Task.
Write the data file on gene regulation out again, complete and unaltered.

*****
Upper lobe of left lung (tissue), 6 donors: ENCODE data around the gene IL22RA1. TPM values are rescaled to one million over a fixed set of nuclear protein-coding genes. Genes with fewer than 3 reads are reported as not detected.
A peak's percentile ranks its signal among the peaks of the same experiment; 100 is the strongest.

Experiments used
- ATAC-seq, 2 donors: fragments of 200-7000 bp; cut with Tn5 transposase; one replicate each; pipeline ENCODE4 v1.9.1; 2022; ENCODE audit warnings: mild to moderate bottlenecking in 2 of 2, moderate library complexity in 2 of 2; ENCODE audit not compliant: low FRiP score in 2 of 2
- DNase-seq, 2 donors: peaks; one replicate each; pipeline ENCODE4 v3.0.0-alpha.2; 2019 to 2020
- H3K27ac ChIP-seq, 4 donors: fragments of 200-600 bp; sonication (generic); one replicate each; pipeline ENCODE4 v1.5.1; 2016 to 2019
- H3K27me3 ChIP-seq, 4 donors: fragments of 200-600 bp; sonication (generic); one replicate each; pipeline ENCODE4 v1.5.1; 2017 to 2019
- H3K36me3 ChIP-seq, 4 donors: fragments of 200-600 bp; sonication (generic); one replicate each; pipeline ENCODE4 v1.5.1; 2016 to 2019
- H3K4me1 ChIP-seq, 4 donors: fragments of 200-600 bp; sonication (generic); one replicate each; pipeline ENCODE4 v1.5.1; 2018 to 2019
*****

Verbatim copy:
Upper lobe of left lung (tissue), 6 donors: ENCODE data around the gene IL22RA1. TPM values are rescaled to one million over a fixed set of nuclear protein-coding genes. Genes with fewer than 3 reads are reported as not detected.
A peak's percentile ranks its signal among the peaks of the same experiment; 100 is the strongest.

Experiments used
- ATAC-seq, 2 donors: fragments of 200-7000 bp; cut with Tn5 transposase; one replicate each; pipeline ENCODE4 v1.9.1; 2022; ENCODE audit warnings: mild to moderate bottlenecking in 2 of 2, moderate library complexity in 2 of 2; ENCODE audit not compliant: low FRiP score in 2 of 2
- DNase-seq, 2 donors: peaks; one replicate each; pipeline ENCODE4 v3.0.0-alpha.2; 2019 to 2020
- H3K27ac ChIP-seq, 4 donors: fragments of 200-600 bp; sonication (generic); one replicate each; pipeline ENCODE4 v1.5.1; 2016 to 2019
- H3K27me3 ChIP-seq, 4 donors: fragments of 200-600 bp; sonication (generic); one replicate each; pipeline ENCODE4 v1.5.1; 2017 to 2019
- H3K36me3 ChIP-seq, 4 donors: fragments of 200-600 bp; sonication (generic); one replicate each; pipeline ENCODE4 v1.5.1; 2016 to 2019
- H3K4me1 ChIP-seq, 4 donors: fragments of 200-600 bp; sonication (generic); one replicate each; pipeline ENCODE4 v1.5.1; 2018 to 2019